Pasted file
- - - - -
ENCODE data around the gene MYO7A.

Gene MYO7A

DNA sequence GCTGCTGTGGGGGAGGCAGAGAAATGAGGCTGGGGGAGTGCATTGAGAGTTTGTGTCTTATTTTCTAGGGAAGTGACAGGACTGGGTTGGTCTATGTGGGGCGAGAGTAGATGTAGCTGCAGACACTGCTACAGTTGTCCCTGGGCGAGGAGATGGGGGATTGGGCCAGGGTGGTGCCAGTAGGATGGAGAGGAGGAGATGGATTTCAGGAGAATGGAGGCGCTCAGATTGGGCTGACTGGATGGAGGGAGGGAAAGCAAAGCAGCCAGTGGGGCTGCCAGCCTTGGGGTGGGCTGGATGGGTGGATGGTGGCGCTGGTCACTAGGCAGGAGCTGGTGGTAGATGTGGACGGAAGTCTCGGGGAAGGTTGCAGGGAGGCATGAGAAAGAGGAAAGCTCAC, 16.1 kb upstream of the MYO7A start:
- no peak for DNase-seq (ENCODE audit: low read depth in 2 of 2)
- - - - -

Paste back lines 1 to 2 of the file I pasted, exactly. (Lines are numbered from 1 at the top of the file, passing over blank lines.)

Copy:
ENCODE data around the gene MYO7A.

Gene MYO7A